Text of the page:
U.S. and foreign hams not exempt from Bill 118

Seems the three-year exemption from Ontario’s Bill 118 granted amateurs holding a valid radio operator’s certificate only applies to Canadian amateurs. The government exemption applies to operators holding radio certificates issued under the Radiocommunications Act (Canada). This means foreign amateurs including hams from the U.S. are not exempt from immediate prosecution under Ontario’s distracted driving legislation.

4 Responses to “U.S. and foreign hams not exempt from Bill 118”


  • So Ontario now wants to over-ride international agreements as well!

    RIC-3 – Information on the Amateur Radio Service5. Reciprocal Operating Agreements and Arrangements

    5.1 Convention between Canada and the United States of America
    The operation of amateur radio service equipment and stations in the territory of the other country is covered in Treaty Series 1952 No. 7 — Operation of Certain Radio Equipment or Stations, Convention between Canada and the United States of America.

    Visiting amateurs are not required to register or receive a permit before operating their amateur radio stations.

    Each amateur station shall indicate at least once during each contact with another station its geographical location as nearly as possible by city and state or city and province.

    The amateur station shall be operated in accordance with the laws and regulations of the country in which the station is temporarily located.

    anadian amateurs operating in the U.S. have the same privileges as they have in Canada, limited by U.S. band edges and mode restrictions in accordance with the Code of Federal Regulations(CFR), Title 47, Chapter I (FCC), Part 97, Amateur Radio Service.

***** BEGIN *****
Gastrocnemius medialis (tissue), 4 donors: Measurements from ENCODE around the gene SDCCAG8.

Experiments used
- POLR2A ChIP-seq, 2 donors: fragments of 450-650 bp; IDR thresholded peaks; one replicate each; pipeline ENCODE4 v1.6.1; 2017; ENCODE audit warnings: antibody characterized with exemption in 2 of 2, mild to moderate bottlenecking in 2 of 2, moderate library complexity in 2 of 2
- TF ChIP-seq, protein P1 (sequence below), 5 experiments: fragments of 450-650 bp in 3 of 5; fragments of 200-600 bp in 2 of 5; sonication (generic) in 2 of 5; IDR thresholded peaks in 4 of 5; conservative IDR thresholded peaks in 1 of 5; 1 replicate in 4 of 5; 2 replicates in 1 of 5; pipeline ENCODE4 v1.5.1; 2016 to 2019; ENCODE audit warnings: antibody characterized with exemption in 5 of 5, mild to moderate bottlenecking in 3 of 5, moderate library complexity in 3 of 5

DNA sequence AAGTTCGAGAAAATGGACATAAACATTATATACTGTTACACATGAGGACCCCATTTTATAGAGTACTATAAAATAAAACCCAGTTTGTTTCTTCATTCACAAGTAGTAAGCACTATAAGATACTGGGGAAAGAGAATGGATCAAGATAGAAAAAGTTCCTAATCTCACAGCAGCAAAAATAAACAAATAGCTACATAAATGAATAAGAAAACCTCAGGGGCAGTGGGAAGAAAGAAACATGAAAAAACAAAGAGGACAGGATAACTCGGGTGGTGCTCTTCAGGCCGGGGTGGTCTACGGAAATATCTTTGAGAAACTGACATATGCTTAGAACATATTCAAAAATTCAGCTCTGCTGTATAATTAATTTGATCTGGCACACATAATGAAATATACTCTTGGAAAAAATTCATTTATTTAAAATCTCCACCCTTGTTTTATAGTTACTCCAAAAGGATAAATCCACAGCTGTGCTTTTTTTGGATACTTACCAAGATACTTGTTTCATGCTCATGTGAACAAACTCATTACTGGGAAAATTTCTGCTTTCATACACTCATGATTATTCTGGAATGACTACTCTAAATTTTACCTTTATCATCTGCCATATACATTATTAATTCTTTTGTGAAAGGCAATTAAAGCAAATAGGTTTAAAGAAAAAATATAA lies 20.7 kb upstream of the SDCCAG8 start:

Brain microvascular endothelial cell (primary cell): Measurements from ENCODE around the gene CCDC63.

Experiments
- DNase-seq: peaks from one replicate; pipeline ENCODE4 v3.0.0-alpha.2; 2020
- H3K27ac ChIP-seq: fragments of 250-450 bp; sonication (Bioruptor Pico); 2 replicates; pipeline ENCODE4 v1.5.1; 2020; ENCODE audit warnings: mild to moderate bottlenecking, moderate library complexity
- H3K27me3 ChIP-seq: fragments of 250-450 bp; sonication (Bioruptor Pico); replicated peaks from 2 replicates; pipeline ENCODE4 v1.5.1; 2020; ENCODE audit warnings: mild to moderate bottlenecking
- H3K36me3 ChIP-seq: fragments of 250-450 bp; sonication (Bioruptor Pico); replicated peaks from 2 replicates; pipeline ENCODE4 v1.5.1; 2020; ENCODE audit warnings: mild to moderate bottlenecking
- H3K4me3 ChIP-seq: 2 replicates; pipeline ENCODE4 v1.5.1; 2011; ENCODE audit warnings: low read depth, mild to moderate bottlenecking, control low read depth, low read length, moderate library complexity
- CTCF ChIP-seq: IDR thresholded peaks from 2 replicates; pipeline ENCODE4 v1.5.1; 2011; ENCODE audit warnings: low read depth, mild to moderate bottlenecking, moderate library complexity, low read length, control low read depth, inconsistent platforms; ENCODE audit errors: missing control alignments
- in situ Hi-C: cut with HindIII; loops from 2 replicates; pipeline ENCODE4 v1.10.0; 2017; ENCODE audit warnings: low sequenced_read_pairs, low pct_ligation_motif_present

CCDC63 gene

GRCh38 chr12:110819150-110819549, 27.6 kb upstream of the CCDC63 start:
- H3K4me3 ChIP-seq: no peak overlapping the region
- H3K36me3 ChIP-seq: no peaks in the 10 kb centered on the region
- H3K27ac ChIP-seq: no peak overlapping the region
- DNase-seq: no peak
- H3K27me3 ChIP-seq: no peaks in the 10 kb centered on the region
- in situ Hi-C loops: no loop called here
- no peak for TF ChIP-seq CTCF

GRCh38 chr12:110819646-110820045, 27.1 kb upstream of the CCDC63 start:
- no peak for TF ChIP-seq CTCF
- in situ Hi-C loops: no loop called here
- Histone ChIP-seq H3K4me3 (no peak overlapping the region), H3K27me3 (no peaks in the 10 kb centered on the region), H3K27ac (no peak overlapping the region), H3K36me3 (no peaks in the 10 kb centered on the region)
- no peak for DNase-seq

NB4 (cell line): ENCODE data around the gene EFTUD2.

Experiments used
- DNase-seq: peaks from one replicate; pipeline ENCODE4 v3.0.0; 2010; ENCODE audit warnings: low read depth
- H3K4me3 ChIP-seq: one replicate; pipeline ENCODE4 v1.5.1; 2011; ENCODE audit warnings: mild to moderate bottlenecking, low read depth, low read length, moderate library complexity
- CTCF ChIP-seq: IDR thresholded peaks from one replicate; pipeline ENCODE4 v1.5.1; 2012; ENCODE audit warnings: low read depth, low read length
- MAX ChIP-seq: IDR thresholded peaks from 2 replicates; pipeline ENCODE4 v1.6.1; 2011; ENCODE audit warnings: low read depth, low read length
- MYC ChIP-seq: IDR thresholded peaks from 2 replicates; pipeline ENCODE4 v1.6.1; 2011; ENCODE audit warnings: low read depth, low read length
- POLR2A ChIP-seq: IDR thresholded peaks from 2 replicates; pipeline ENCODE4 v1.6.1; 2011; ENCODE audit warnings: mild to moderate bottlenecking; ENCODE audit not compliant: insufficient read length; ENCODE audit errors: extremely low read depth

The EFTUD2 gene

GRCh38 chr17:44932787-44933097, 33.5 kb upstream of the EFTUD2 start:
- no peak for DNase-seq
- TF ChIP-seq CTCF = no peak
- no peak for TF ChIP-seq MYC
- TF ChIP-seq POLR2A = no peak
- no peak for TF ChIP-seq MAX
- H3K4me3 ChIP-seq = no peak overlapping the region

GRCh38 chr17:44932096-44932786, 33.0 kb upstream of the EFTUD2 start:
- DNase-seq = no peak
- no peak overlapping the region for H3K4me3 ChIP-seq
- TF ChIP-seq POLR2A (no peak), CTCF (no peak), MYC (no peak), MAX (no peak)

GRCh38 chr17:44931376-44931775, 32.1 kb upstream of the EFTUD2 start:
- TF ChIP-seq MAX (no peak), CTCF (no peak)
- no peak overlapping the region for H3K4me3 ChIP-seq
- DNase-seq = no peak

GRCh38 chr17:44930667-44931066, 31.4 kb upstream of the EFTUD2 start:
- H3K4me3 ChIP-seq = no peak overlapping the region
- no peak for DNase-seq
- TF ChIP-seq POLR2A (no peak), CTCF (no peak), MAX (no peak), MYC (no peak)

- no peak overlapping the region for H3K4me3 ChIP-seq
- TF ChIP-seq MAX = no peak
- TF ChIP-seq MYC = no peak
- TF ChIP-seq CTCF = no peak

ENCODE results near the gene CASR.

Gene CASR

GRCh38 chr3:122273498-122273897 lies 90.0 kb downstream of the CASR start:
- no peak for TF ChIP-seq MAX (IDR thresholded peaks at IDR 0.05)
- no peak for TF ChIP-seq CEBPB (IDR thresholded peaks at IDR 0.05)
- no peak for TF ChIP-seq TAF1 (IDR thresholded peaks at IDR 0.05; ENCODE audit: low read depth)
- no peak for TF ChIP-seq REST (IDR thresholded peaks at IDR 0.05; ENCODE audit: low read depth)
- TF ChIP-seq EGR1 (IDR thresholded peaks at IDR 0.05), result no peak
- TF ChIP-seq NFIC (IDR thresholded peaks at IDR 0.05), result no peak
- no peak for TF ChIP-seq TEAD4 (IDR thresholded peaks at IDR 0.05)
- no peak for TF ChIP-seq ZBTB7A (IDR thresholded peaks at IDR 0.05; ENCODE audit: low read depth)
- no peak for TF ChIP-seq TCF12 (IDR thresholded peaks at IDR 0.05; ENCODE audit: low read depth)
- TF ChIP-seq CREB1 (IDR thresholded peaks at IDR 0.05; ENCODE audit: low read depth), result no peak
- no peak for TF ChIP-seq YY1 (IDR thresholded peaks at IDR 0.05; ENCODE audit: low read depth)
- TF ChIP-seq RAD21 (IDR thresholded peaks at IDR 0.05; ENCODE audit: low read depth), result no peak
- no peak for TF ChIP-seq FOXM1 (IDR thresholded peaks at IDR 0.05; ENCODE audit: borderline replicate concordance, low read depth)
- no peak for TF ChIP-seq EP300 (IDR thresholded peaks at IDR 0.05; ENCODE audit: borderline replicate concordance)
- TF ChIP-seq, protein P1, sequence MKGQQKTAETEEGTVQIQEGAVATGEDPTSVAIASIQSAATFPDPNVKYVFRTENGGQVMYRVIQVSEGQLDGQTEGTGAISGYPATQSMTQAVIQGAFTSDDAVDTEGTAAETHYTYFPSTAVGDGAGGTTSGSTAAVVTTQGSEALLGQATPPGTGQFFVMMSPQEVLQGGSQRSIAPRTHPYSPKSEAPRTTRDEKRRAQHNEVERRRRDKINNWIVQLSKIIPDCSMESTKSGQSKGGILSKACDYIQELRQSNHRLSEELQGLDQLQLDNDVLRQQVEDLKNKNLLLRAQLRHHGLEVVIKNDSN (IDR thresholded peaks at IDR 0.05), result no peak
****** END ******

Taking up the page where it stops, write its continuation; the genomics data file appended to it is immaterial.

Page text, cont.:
U.S. amateurs operating in Canada must abide by the Radiocommunication Regulations and Radiocommunication Information Circular 2, Standards for the Operation of Radio Stations in the Amateur Radio Service RIC-2). Those who are qualified to send and receive Morse code at a speed of at least 5 w.p.m. may operate in accordance with privileges accorded to holders of the Amateur Radio Operator Certificate with Basic, Morse code and Advanced Qualifications. U.S. amateurs who are not qualified to send and receive Morse code may operate in accordance with privileges accorded to holders of the Amateur Radio Operator Certificate with Basic Qualification.

    NB:The amateur station shall be operated in accordance with the laws and regulations of the country in which the station is temporarily located.

    Country….not Province.

    This gets more crazy all the time!

    73,
    Brian
    VE3BHD

  • U.S. and foreign amateurs can still operate their equipment while visiting Canada .. but now apparently not while driving a vehicle.

  • Regulatory Information Manager for ARRL notified and replied with thanks for this (confirmed) info and will do followup as well and notify their members about not being exempt for 3 years .

  • Some of you are misreading the regulation. First off municipal and/or provincial law cannot supersede federal law.
    Because Canada has a reciprical licensing agreement with the USA then by this agreement a US amateur has the same or equal license as a Canadian amateur. Thus an Amercian amateur would be included in exemption from all provincial legislation.

    (EDITOR’S NOTE: The information in VE7CM’s posting is incorrect as far as the time-limited exemption from Bill 118 in Ontario. A telephone conversation with Ministry of Ontario staff reveals that the exemption only applies to Canadian amateurs. U.S. Amateurs operating under the reciprocal agreement in Ontario must operate in hands-mode.)

Leave a Reply